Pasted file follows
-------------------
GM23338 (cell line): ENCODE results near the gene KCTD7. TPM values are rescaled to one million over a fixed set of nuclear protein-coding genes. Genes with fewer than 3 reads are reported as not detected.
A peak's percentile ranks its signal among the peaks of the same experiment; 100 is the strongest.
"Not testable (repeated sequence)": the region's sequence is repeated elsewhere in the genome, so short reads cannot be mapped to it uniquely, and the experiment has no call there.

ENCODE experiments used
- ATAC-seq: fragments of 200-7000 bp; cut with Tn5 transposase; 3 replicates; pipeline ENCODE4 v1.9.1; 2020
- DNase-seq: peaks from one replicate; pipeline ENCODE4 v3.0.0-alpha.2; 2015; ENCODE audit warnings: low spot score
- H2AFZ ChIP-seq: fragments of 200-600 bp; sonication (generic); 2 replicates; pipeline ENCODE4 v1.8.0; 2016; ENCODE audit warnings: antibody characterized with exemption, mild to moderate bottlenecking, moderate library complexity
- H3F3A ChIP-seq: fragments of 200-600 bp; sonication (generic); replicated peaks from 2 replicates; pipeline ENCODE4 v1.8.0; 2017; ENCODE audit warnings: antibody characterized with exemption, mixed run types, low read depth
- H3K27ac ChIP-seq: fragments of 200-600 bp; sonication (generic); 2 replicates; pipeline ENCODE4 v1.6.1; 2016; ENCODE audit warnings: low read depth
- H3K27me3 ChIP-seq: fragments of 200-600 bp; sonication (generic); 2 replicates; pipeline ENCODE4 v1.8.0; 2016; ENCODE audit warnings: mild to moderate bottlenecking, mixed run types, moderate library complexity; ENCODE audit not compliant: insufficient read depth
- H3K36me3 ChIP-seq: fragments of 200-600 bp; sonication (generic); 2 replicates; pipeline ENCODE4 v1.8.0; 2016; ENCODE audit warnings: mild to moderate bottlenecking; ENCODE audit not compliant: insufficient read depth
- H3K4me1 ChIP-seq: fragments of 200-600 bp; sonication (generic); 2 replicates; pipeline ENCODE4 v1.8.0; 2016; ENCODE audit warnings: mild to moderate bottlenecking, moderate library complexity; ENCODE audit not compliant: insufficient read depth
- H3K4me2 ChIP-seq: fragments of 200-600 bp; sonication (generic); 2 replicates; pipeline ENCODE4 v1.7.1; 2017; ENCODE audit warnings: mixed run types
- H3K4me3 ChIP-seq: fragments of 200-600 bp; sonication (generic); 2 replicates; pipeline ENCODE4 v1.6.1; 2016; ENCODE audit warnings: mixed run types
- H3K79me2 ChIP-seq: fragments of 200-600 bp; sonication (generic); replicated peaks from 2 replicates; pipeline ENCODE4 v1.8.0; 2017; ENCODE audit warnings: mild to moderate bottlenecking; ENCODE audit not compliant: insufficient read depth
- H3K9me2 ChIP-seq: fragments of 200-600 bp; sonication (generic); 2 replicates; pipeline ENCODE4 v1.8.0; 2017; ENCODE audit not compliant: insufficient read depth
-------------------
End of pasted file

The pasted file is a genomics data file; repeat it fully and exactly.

GM23338 (cell line): ENCODE results near the gene KCTD7. TPM values are rescaled to one million over a fixed set of nuclear protein-coding genes. Genes with fewer than 3 reads are reported as not detected.
A peak's percentile ranks its signal among the peaks of the same experiment; 100 is the strongest.
"Not testable (repeated sequence)": the region's sequence is repeated elsewhere in the genome, so short reads cannot be mapped to it uniquely, and the experiment has no call there.

ENCODE experiments used
- ATAC-seq: fragments of 200-7000 bp; cut with Tn5 transposase; 3 replicates; pipeline ENCODE4 v1.9.1; 2020
- DNase-seq: peaks from one replicate; pipeline ENCODE4 v3.0.0-alpha.2; 2015; ENCODE audit warnings: low spot score
- H2AFZ ChIP-seq: fragments of 200-600 bp; sonication (generic); 2 replicates; pipeline ENCODE4 v1.8.0; 2016; ENCODE audit warnings: antibody characterized with exemption, mild to moderate bottlenecking, moderate library complexity
- H3F3A ChIP-seq: fragments of 200-600 bp; sonication (generic); replicated peaks from 2 replicates; pipeline ENCODE4 v1.8.0; 2017; ENCODE audit warnings: antibody characterized with exemption, mixed run types, low read depth
- H3K27ac ChIP-seq: fragments of 200-600 bp; sonication (generic); 2 replicates; pipeline ENCODE4 v1.6.1; 2016; ENCODE audit warnings: low read depth
- H3K27me3 ChIP-seq: fragments of 200-600 bp; sonication (generic); 2 replicates; pipeline ENCODE4 v1.8.0; 2016; ENCODE audit warnings: mild to moderate bottlenecking, mixed run types, moderate library complexity; ENCODE audit not compliant: insufficient read depth
- H3K36me3 ChIP-seq: fragments of 200-600 bp; sonication (generic); 2 replicates; pipeline ENCODE4 v1.8.0; 2016; ENCODE audit warnings: mild to moderate bottlenecking; ENCODE audit not compliant: insufficient read depth
- H3K4me1 ChIP-seq: fragments of 200-600 bp; sonication (generic); 2 replicates; pipeline ENCODE4 v1.8.0; 2016; ENCODE audit warnings: mild to moderate bottlenecking, moderate library complexity; ENCODE audit not compliant: insufficient read depth
- H3K4me2 ChIP-seq: fragments of 200-600 bp; sonication (generic); 2 replicates; pipeline ENCODE4 v1.7.1; 2017; ENCODE audit warnings: mixed run types
- H3K4me3 ChIP-seq: fragments of 200-600 bp; sonication (generic); 2 replicates; pipeline ENCODE4 v1.6.1; 2016; ENCODE audit warnings: mixed run types
- H3K79me2 ChIP-seq: fragments of 200-600 bp; sonication (generic); replicated peaks from 2 replicates; pipeline ENCODE4 v1.8.0; 2017; ENCODE audit warnings: mild to moderate bottlenecking; ENCODE audit not compliant: insufficient read depth
- H3K9me2 ChIP-seq: fragments of 200-600 bp; sonication (generic); 2 replicates; pipeline ENCODE4 v1.8.0; 2017; ENCODE audit not compliant: insufficient read depth